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277
Asynchronous stochastic approximation and Qlearning
 Machine Learning
, 1994
"... Abstract £ We provide some general results on the convergence of a class of stochastic approximation algorithms and their parallel and asynchronous variants. We then use these results to study the Qlearning algorithm, areinforcement learning method for solving Markov decision problems, and establi ..."
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Cited by 160 (3 self)
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Abstract £ We provide some general results on the convergence of a class of stochastic approximation algorithms and their parallel and asynchronous variants. We then use these results to study the Qlearning algorithm, areinforcement learning method for solving Markov decision problems, and establish its convergence under conditions more general than previously available.
Opportunistic Fair Scheduling over Multiple Wireless Channels
, 2003
"... Emerging spread spectrum highspeed data networks utilize multiple channels via orthogonal codes or frequencyhopping patterns such that multiple users can transmit concurrently. In this paper, we develop a framework for opportunistic scheduling over multiple wireless channels. With a realistic chan ..."
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Cited by 82 (4 self)
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Emerging spread spectrum highspeed data networks utilize multiple channels via orthogonal codes or frequencyhopping patterns such that multiple users can transmit concurrently. In this paper, we develop a framework for opportunistic scheduling over multiple wireless channels. With a realistic channel model, any subset of users can be selected for data transmission at any time, albeit with different throughputs and system resource requirements. We first transform selection of the best users and rates from a complex general optimization problem into a decoupled and tractable formulation: a multiuser scheduling problem that maximizes total system throughput and a controlupdate problem that ensures longterm deterministic or probabilistic fairness constraints. We then design and evaluate practical schedulers that approximate these objectives.
Optimization via simulation: a review
 Annals of Operations Research
, 1994
"... We review techniques for optimizing stochastic discreteevent systems via simulation. We discuss both the discrete parameter case and the continuous parameter case, but concentrate on the latter which has dominated most of the recent research in the area. For the discrete parameter case, we focus on ..."
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Cited by 69 (21 self)
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We review techniques for optimizing stochastic discreteevent systems via simulation. We discuss both the discrete parameter case and the continuous parameter case, but concentrate on the latter which has dominated most of the recent research in the area. For the discrete parameter case, we focus on the techniques for optimization from a finite set: multiplecomparison procedures and rankingandselection procedures. For the continuous parameter case, we focus on gradientbased methods, including perturbation analysis, the likelihood ratio method, and frequency domain experimentation. For illustrative purposes, we compare and contrast the implementation of the techniques for some simple discreteevent systems such as the (s, S) inventory system and the GI/G/1 queue. Finally, we speculate on future directions for the field, particularly in the context of the rapid advances being made in parallel computing.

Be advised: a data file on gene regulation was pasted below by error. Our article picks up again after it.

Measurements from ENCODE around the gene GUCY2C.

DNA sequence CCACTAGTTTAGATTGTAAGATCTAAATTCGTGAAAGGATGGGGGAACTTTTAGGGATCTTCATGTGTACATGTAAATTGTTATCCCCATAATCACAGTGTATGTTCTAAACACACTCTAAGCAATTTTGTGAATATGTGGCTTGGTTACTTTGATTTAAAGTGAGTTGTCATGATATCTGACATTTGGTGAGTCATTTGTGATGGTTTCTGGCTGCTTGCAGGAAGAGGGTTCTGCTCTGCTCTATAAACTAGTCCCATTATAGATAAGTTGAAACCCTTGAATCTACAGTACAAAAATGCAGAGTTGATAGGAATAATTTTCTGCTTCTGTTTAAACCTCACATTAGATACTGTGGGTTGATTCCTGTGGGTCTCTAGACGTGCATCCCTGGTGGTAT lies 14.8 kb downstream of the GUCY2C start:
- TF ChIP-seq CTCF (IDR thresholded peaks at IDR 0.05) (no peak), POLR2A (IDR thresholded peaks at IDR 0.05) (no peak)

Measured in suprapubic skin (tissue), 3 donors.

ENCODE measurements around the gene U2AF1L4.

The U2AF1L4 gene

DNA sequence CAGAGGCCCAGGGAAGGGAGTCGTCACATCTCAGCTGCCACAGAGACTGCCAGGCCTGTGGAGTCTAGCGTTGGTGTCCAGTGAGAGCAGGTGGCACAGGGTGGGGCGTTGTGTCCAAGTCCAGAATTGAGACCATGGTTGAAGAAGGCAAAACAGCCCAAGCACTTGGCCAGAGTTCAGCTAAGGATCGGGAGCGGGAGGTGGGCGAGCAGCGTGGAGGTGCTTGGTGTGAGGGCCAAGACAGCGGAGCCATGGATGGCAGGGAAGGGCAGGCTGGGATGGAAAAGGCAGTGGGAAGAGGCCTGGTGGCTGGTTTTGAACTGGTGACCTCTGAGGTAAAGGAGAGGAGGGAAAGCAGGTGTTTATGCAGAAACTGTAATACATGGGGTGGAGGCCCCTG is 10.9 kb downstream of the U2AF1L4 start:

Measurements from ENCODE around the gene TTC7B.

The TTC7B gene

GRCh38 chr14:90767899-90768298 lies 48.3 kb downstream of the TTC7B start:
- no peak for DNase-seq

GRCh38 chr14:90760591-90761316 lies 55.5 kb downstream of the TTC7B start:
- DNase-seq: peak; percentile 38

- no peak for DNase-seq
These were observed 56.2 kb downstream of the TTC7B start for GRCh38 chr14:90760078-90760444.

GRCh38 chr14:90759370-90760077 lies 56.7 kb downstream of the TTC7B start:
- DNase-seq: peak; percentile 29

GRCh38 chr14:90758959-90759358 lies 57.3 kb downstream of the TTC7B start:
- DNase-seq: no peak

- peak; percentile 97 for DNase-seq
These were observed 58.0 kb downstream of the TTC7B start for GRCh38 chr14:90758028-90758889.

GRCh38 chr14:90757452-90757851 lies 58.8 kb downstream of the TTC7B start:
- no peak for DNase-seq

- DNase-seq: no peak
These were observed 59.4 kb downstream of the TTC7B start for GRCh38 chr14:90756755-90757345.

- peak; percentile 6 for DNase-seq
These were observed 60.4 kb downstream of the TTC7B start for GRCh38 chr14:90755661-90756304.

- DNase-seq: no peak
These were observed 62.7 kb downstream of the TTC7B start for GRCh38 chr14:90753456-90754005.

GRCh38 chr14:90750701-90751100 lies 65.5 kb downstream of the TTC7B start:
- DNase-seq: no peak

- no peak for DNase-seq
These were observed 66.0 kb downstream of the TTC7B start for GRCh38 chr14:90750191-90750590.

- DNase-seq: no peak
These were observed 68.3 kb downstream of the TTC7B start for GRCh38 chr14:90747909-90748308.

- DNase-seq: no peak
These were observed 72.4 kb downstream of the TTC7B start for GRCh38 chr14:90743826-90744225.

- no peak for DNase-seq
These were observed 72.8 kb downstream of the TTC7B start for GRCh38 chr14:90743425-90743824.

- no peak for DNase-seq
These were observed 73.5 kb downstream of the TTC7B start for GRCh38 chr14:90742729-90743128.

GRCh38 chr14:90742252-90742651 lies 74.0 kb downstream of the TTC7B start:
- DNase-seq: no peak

TD(λ) Converges with Probability 1
, 1994
"... The methods of temporal differences (Samuel, 1959; Sutton, 1984, 1988) allow an agent to learn accurate predictions of stationary stochastic future outcomes. The learning is effectively stochastic approximation based on samples extracted from the process generating the agent's future. Sutton (1 ..."
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Cited by 59 (2 self)
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The methods of temporal differences (Samuel, 1959; Sutton, 1984, 1988) allow an agent to learn accurate predictions of stationary stochastic future outcomes. The learning is effectively stochastic approximation based on samples extracted from the process generating the agent's future. Sutton (1988) proved that for a special case of temporal differences, the expected values of the predictions converge to their correct values, as larger samples are taken, and Dayan (1992) extended his proof to the general case. This article proves the stronger result that the predictions of a slightly modified form of temporal difference learning converge with probability one, and shows how to quantify the rate of convergence.
Independent Component Analysis by General Nonlinear Hebbianlike Learning Rules
 Signal Processing
, 1998
"... A number of neural learning rules have been recently proposed... In this paper, we show that in fact, ICA can be performed by very simple Hebbian or antiHebbian learning rules, which may have only weak relations to such informationtheoretical quantities. Rather suprisingly, practically any nonlin ..."
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Cited by 57 (11 self)
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A number of neural learning rules have been recently proposed... In this paper, we show that in fact, ICA can be performed by very simple Hebbian or antiHebbian learning rules, which may have only weak relations to such informationtheoretical quantities. Rather suprisingly, practically any nonlinear function can be used in the learning rule, provided only that the sign of the Hebbian/antiHebbian term is chosen correctly. In addition to the Hebbianlike mechanism, the weight vector is here constrained to have unit norm, and the data is preprocessed by prewhitening, or sphering. These results imply that one can choose the nonlinearity so as to optimize desired statistical or numerical criteria.